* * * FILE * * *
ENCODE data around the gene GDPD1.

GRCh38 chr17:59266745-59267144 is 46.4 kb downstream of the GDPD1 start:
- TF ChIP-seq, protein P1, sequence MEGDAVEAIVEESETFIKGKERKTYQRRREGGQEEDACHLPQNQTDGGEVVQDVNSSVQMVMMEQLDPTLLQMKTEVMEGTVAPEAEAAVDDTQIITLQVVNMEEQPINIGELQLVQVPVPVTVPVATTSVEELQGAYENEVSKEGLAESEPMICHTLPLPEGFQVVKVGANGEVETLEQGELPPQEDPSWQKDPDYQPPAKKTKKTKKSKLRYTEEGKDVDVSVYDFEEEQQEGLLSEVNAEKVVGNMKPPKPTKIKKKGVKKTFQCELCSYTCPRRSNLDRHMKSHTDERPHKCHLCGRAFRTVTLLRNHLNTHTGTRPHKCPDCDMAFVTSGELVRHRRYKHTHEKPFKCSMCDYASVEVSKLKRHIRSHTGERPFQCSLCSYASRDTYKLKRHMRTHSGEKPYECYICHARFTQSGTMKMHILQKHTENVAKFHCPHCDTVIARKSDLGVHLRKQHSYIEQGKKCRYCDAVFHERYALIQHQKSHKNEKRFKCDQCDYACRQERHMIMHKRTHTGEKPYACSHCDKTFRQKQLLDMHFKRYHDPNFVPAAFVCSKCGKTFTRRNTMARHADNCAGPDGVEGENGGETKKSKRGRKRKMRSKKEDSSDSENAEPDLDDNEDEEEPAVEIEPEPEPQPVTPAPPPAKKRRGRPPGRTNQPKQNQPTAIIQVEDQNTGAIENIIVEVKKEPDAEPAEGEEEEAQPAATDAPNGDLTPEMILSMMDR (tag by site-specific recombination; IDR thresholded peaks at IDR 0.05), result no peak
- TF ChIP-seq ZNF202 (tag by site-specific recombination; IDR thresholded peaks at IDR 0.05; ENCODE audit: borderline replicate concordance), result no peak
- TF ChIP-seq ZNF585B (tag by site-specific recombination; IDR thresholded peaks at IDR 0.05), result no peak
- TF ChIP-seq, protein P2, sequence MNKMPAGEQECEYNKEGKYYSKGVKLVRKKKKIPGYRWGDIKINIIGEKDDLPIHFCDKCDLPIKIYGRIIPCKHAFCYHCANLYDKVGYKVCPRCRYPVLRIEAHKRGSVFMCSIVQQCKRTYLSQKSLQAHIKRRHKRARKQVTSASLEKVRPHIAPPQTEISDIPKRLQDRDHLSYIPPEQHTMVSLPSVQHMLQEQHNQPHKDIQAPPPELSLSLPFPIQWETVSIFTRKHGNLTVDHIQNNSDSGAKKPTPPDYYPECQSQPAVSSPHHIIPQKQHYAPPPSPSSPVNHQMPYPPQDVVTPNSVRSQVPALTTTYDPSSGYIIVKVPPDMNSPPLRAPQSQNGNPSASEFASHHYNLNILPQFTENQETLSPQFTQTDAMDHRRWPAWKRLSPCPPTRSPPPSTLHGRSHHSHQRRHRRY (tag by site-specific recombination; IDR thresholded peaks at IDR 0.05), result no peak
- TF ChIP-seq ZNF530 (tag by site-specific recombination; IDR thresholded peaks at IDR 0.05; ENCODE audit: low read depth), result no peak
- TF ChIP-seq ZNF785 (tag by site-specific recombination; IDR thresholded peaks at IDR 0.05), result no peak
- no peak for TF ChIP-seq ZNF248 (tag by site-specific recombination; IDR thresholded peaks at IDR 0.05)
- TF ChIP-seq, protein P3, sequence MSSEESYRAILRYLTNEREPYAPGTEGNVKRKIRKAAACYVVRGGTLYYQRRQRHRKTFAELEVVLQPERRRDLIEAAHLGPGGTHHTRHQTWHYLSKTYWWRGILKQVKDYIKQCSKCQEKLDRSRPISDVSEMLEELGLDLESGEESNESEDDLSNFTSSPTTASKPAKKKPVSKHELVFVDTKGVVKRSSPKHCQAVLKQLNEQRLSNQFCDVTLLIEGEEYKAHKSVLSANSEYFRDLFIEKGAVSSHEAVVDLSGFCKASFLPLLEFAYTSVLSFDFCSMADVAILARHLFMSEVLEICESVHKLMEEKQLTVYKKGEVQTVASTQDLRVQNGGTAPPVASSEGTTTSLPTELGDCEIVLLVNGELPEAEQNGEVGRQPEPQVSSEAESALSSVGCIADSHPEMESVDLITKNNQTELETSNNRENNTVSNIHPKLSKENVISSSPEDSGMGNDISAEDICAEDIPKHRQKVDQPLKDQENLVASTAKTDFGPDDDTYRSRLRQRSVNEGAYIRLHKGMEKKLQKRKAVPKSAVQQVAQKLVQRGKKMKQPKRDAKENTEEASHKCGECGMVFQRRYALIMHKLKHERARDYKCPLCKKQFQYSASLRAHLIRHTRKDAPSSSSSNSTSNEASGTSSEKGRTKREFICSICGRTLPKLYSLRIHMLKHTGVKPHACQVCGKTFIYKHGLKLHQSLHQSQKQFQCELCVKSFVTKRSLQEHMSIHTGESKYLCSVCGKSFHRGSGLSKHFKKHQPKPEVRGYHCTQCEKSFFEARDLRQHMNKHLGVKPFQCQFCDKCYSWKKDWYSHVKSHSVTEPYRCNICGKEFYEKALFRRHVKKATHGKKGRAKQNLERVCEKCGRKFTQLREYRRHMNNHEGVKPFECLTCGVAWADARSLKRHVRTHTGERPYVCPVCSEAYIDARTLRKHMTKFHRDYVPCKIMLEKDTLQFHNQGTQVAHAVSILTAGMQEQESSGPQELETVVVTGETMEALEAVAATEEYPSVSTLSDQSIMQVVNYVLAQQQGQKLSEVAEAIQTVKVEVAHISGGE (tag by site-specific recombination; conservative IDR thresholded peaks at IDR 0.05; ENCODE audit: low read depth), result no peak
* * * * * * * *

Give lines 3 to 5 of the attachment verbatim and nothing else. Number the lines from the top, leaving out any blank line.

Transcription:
- TF ChIP-seq, protein P1, sequence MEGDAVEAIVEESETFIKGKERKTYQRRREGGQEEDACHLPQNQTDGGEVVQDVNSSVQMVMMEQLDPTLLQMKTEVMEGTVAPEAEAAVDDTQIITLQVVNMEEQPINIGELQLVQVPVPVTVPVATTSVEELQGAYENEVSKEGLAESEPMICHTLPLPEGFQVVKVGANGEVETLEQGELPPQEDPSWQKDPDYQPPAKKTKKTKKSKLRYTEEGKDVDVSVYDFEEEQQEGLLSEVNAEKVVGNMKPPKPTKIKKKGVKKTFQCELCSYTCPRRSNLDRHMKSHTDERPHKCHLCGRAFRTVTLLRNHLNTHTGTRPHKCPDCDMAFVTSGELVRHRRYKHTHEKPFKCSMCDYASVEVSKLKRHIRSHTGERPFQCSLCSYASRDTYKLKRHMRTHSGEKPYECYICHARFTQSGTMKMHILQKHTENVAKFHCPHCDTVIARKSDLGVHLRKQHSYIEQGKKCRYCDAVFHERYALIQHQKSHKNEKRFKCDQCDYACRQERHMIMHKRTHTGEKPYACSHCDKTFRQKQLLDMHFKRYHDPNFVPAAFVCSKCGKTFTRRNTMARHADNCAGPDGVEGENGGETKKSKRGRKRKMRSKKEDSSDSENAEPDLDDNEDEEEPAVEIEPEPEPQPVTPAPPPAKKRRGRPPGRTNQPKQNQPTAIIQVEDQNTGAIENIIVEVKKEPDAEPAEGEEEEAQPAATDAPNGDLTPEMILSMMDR (tag by site-specific recombination; IDR thresholded peaks at IDR 0.05), result no peak
- TF ChIP-seq ZNF202 (tag by site-specific recombination; IDR thresholded peaks at IDR 0.05; ENCODE audit: borderline replicate concordance), result no peak
- TF ChIP-seq ZNF585B (tag by site-specific recombination; IDR thresholded peaks at IDR 0.05), result no peak